Here are a few incontrovertible facts: our population is growing and aging; people are living longer; and care is more complex and applied for longer periods, so it is more costly.
Editor-in-Chief Chief Innovations Officer, Professor, and Vice President of Cancer Services John Theurer Cancer Center at Hackensack University Medical Center
Charles Dickens created a character in his 1844 novel, The Life and Adventures of Martin Chuzzlewit, who took money fraudulently from unsuspecting investors after promising extraordinary returns. Years later, a real-life figure, Charles Ponzi (1920), did the same, redistributing the investors’ own money as a return on their investment without actually investing it and fueling the enterprise with funds from subsequent investors. The fraud continued until there were insufficient new investors to fund returns for existing investors. In addition to a long jail sentence, Ponzi received the inglorious honor of having the fraudulent investment scheme named after him. More recently, Bernard Madoff refined the Ponzi scheme to an art form, resulting in estimated losses to investors of $18 billion.
Eighteen billion dollars sure sounds like a lot of money until it is contrasted with the current $2.6 trillion at risk in the Social Security Trust Fund. Unlike a Ponzi scheme, here the money is invested, but at a rate of return of 4.6% (in 2010). This return is well below what the Social Security Board of Trustees project required to prevent the trust from exhausting by 2036. More staggering is the projection from the Trustees that an additional $6.5 trillion will be needed to pay all scheduled Social Security and disability benefits. Participation in Social Security is not optional, so Madoff’s scheme would appear that of a rank amateur in contrast. Presumably these facts, in part, prompted Texas Governor Rick Perry in a recent Republican debate to characterize Social Security as a “Ponzi scheme.” He was rightly criticized because unlike Madoff, the intent of Social Security is not to defraud investors (or in this case, taxpayers), but Perry is partly correct because we know that the program’s cost will soon exceed the current rate of return.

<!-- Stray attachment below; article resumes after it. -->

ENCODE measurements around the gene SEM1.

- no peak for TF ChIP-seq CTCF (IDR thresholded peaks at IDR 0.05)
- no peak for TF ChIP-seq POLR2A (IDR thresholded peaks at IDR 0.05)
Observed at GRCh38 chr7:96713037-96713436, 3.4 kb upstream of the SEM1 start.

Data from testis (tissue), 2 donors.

A significantly greater problem is the increasing cost of healthcare. By spending 17% of the gross domestic product on healthcare annually in the United States, even $6.5 trillion seems like a small sum. Here are a few incontrovertible facts: our population is growing and aging; people are living longer; and care is more complex and applied for longer periods, so it is more costly. Add to this equation some social expectations: Everyone has a right to healthcare, and people can freely participate in costly health behaviors (eg, smoking tobacco). Together, these factors do not hold great promise for reducing the cost of healthcare.
It is somewhat perplexing what our society finds acceptable to permit or to prohibit. We charge people more for automotive insurance if they have motor vehicle accidents or are at greater risk (eg, young drivers), but do not assess higher health insurance premiums for people who smoke tobacco, drink alcohol excessively, or do not have an ideal body weight. In contrast, we have no problem making it illegal for a 20-year-old to buy a bottle of beer, yet it is legal for him or her to vote in presidential elections, drive a car, marry and have children, and die in defense of our country.
Similar to a Ponzi scheme, the healthcare expenditures of the Centers for Medicare & Medicaid Services (CMS) will soon outpace the revenue needed to support it, despite the legal requirement to contribute to the fund. The math requires that we change the expectations of our citizens and begin to ration healthcare in one form or another, or dramatically change our behaviors and assume some level of responsibility as individuals for the cost of care. Otherwise, CMS and healthcare in general may become the greatest “Ponzi scheme” of all time.